The Night Sky: Nova Delphini 2013

By Rick Bria, Greenwich Astronomy Buff and Bowman Observatory Keyholder

The Night Sky: Nova Delphini 2013

On August 14, 2013 a small faint white dwarf star went Nova. Located 13000 light years away in the constellation Delphinus, it was discovered with a small telescope by an amateur astronomer in Japan.

Novae of this type occur when a small white dwarf star pulls gas off of a large close companion star. The gas builds up on the white dwarf star until it reaches a critical limit and explodes. The star remains intact, but the exploding gas transforms the faint star into a brilliant star for several months. Designated Nova Delphini 2013, the white dwarf brightened nearly 100,000 times making it visible from our distant location.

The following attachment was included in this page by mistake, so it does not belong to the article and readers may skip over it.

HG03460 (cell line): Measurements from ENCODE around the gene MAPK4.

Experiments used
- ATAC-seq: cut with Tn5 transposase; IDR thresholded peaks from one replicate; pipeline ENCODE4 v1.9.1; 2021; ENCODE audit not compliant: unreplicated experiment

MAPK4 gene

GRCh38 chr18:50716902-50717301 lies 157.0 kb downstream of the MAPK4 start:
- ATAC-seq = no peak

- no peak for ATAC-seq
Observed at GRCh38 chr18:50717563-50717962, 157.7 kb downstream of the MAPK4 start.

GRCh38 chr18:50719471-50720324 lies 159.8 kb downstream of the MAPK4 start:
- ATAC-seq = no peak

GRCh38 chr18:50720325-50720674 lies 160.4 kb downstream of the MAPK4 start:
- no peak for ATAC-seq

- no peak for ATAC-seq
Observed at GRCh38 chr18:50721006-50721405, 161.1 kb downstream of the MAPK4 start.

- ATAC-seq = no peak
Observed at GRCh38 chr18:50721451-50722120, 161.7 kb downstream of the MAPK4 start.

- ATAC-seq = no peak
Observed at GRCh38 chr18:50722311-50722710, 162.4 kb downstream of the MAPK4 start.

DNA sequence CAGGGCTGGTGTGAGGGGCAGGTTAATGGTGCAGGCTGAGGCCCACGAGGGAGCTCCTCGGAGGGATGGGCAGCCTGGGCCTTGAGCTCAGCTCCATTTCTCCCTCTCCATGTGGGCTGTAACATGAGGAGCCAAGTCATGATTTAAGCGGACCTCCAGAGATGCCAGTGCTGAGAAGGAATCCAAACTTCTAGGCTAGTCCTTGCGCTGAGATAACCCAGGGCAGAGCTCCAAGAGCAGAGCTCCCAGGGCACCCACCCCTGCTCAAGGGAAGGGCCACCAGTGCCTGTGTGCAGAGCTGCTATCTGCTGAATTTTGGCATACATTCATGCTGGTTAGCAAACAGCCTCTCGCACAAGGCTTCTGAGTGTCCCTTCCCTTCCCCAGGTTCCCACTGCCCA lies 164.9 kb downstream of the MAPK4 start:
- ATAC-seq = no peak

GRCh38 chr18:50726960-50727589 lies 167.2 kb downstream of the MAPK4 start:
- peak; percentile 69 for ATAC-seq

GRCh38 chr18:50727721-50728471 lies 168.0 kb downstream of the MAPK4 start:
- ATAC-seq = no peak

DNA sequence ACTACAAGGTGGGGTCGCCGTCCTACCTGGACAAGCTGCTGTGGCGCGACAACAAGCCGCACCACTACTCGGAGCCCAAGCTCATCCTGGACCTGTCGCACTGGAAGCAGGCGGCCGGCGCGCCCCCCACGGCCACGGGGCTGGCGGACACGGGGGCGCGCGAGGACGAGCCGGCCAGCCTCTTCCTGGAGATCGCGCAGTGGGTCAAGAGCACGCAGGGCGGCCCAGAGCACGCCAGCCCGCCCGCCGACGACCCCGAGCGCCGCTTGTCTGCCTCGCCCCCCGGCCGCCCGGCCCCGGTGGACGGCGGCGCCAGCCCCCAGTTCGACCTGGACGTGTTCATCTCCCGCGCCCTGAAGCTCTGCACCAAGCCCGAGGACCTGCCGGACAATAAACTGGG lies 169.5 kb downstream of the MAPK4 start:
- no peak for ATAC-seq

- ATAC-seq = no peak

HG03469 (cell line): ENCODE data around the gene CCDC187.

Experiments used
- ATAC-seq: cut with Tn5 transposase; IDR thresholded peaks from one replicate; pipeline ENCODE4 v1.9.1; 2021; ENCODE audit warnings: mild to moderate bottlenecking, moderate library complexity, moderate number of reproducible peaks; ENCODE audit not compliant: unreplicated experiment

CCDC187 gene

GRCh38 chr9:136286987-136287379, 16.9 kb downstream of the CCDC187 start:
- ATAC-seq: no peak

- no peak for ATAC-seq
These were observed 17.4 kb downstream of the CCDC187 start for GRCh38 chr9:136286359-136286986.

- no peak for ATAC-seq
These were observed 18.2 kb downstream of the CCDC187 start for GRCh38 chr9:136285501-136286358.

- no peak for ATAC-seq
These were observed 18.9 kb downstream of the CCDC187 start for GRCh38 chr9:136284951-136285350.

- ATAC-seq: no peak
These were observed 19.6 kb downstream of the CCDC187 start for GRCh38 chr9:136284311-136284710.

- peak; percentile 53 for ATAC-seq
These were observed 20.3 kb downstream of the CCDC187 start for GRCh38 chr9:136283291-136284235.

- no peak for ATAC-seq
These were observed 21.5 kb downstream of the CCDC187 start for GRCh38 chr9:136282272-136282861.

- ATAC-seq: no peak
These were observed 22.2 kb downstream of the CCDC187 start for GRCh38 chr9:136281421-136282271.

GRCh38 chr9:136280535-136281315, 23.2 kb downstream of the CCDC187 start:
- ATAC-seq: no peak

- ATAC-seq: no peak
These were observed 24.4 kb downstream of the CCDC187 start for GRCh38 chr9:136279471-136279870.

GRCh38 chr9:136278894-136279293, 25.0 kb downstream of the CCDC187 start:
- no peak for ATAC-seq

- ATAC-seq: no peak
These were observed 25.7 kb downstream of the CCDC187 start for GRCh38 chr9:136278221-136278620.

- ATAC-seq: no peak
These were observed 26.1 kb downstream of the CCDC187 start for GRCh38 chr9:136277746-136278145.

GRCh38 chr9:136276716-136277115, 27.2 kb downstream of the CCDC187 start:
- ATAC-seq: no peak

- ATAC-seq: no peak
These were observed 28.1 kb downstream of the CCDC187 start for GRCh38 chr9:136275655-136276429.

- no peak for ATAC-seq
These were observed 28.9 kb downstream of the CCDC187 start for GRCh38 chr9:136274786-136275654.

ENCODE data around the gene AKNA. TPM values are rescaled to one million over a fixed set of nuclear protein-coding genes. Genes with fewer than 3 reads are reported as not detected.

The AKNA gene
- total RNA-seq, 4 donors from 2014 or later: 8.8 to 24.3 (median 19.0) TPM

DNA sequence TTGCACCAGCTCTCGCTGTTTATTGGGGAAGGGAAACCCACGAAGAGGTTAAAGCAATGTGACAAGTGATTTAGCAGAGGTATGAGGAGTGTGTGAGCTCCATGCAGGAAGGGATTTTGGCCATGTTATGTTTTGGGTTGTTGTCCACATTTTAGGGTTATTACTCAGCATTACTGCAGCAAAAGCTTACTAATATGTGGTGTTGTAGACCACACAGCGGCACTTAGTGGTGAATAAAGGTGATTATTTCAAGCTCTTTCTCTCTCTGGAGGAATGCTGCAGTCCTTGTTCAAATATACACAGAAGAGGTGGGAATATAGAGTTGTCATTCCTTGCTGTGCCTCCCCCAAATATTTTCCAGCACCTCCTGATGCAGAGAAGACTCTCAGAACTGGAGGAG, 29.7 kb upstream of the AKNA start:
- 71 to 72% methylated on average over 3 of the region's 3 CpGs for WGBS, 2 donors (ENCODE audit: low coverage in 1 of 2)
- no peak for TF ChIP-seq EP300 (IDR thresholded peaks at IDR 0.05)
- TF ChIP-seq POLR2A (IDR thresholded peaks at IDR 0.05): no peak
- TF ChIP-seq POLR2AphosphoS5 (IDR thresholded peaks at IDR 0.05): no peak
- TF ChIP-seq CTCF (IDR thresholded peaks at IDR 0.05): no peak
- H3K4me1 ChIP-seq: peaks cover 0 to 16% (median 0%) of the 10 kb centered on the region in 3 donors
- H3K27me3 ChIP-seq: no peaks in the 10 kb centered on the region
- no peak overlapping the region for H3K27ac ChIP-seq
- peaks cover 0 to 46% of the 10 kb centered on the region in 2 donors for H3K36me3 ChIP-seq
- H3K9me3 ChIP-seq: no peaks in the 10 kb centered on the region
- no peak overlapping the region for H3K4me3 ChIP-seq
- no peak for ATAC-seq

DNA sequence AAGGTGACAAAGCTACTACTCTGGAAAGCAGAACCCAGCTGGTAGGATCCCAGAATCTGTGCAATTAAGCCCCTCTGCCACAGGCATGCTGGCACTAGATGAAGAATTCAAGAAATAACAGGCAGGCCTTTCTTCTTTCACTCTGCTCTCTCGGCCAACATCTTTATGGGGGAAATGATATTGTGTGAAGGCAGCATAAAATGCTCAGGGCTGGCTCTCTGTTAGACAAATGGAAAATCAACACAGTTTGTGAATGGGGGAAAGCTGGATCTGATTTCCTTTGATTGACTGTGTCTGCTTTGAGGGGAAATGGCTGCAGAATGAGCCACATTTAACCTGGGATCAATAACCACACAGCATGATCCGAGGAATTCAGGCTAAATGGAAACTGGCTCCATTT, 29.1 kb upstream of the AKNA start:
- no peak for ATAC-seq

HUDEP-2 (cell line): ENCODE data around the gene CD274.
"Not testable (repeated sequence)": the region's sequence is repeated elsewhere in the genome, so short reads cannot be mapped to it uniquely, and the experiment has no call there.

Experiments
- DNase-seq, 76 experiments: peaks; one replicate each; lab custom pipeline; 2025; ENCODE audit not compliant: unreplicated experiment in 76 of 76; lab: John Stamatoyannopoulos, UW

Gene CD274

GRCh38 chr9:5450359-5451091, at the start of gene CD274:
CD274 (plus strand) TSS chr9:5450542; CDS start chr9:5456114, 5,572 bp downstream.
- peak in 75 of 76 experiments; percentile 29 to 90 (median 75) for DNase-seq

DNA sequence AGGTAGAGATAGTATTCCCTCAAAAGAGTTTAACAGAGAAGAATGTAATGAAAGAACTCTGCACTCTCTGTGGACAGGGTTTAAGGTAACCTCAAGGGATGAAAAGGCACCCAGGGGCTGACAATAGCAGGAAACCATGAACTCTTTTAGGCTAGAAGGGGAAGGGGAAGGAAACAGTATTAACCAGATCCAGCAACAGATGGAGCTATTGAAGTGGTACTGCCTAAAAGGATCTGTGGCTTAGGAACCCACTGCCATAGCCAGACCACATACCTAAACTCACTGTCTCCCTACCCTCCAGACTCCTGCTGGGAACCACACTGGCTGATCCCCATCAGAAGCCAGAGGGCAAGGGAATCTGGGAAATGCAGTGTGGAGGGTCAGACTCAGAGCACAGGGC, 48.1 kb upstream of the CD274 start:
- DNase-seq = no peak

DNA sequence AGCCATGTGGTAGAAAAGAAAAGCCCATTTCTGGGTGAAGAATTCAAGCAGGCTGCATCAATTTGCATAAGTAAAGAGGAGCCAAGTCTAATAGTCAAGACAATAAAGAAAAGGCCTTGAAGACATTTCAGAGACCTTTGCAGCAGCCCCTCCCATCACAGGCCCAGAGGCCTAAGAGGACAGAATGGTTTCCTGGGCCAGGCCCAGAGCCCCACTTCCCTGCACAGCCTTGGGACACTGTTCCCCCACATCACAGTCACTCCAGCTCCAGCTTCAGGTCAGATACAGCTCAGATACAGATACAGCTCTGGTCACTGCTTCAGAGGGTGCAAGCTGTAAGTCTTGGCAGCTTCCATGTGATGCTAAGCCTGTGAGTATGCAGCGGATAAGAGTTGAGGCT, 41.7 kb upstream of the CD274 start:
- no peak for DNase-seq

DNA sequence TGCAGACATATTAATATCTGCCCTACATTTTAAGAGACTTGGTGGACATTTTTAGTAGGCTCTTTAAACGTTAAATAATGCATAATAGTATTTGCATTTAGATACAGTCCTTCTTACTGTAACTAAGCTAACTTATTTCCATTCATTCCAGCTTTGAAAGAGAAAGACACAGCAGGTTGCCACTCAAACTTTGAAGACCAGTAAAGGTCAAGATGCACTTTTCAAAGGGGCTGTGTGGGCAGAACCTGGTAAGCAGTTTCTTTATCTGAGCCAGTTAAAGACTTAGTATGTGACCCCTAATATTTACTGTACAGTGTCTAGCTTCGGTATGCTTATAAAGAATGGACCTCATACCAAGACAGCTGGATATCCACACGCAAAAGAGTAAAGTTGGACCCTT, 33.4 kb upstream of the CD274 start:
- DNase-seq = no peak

Screen Shot 2014-04-27 at 10.47.10 AM Screen Shot 2014-04-27 at 10.47.02 AMI took a picture of Nova Delphini 2013 on August 24th just after it reached maximum brightness. I took a second picture after it had faded on October 26th. The two pictures are attached to this email.  I plan to image Nova Delphini 2013 a third time this fall. Stay tuned.

Technical Details:

June Hill Observatory

TeleVue 101is Telescope

Canon 60Da

60 second exposure @ ISO800


Starry Nights!